Robyn’s “Honey Tour” At Madison Square Garden, Friday, March 8th, 2019 Reviewed
The climax should have come at the end of the main set with a shattering version of “Tell Your Girlfriend,” that should have been the one place above all others where Robyn was unreachable, or maybe two songs earlier when the entire audience, handed the keys to the beemer to sing “Dancing By Myself,” flooded the world’s greatest arena with pure joy… but no. Robyn, like one of her greatest influences Michael Jackson, is about dance, and between two techtronic, steely 808’d remixes, “Love Is Free” and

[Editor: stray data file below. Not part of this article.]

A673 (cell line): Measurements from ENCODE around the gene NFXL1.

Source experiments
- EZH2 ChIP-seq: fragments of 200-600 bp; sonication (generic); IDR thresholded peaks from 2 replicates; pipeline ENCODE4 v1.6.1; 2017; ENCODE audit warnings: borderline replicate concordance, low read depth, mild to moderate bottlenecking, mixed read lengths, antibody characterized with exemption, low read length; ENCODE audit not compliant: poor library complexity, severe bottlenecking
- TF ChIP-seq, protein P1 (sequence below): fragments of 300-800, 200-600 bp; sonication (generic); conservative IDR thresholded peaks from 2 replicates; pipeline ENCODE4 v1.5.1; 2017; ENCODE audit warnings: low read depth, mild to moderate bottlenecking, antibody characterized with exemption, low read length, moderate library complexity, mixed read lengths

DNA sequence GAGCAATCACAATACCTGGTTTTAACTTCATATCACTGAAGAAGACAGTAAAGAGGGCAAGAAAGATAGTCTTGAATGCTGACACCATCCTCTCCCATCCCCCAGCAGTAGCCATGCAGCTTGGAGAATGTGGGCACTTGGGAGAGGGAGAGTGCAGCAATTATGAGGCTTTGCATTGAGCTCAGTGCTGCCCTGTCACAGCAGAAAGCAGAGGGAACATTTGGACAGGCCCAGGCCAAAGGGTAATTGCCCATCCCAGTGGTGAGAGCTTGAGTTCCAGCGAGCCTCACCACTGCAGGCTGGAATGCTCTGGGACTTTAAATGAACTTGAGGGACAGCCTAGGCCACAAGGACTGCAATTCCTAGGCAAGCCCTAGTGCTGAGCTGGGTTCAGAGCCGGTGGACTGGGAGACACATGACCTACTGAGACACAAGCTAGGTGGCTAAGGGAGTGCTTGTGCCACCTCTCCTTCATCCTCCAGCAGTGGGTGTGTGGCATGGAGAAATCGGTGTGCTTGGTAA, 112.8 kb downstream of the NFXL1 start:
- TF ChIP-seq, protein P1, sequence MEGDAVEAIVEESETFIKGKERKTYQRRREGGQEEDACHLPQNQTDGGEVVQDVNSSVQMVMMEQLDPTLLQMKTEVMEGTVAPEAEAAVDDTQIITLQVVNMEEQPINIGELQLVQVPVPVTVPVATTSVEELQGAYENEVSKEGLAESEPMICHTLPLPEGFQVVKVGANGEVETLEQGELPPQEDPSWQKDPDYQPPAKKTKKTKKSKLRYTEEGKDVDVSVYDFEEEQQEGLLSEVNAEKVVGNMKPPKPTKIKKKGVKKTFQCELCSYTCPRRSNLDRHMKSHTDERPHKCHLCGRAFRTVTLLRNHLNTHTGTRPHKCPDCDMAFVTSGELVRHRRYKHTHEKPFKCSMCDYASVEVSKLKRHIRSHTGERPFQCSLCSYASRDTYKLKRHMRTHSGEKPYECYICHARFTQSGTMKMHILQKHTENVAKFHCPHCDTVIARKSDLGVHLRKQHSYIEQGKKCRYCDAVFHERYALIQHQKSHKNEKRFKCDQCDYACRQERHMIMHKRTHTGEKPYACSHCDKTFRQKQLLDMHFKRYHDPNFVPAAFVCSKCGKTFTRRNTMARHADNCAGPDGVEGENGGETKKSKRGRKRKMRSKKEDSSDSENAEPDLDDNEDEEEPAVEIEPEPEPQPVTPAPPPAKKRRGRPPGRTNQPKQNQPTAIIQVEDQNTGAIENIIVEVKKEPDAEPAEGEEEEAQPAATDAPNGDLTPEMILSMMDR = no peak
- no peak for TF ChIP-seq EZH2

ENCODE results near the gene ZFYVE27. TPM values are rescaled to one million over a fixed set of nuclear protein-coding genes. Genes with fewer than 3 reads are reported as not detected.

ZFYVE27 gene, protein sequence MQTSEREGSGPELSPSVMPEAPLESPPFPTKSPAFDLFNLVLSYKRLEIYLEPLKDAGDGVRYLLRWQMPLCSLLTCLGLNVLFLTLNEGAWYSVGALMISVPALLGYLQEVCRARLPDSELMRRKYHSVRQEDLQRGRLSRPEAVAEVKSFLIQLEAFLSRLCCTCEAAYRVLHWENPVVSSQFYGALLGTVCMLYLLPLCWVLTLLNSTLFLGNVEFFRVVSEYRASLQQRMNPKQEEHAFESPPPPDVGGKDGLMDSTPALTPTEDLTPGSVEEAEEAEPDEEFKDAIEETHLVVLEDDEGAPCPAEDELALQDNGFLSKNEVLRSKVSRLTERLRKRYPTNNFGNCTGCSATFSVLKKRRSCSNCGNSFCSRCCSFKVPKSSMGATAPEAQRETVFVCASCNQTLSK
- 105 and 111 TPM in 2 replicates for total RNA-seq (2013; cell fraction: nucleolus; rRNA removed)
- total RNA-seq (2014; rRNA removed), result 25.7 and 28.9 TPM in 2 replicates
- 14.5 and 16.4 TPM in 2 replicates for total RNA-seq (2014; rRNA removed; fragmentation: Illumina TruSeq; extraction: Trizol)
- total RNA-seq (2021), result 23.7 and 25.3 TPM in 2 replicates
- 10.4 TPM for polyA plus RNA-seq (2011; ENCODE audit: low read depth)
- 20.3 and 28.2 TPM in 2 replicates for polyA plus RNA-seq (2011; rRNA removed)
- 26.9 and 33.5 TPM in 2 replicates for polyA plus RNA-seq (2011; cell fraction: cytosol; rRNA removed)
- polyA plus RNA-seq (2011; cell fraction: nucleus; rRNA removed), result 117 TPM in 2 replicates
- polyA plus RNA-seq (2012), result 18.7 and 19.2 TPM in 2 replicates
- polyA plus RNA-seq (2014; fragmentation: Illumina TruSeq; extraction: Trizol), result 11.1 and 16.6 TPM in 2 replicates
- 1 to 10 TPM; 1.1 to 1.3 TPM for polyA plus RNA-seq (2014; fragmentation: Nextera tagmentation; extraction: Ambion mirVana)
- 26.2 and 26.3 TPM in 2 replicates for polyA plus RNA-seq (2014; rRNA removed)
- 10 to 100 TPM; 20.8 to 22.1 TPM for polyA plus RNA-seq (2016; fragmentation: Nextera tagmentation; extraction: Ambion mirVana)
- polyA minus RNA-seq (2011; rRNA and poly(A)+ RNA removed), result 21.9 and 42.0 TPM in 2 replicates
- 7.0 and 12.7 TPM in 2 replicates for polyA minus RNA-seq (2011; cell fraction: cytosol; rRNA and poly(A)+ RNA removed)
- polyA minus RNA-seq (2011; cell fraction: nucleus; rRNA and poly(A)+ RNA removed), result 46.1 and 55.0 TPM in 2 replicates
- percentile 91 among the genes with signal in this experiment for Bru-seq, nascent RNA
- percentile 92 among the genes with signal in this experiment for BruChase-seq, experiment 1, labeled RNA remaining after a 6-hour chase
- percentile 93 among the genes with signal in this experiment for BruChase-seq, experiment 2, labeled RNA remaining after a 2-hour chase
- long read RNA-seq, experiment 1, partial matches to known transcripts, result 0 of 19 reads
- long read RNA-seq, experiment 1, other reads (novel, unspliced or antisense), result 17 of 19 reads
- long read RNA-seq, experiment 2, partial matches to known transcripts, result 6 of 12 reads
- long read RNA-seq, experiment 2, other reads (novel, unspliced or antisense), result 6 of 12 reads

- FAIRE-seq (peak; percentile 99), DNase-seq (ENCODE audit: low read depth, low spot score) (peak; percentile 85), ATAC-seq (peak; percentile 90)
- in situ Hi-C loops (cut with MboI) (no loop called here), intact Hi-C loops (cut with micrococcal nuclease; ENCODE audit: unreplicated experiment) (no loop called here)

“Don’t Fucking Tell Me What to Do (The Mekanism Remix)”,Robyn had the sublime moves of a sex machine and an ecstatic streamlined goddess, humping the ground, shaking and spinning between robotic and all out disco fever paradise garage. Robyn threw herself across the stage but not with abandonment quite: great art requires great self-control as well as huge amounts of practise, the price of the freedom to move with so much physical integrity is having complete concentration and muscle memory, so you don’t have to think: the reward for one of the best moments of the year was freeing her audience to adore her. It was the best dancing I’d seen since not Chris Brown at Barclay Center, but the Twyla Tharp retro at Joyce Theatre.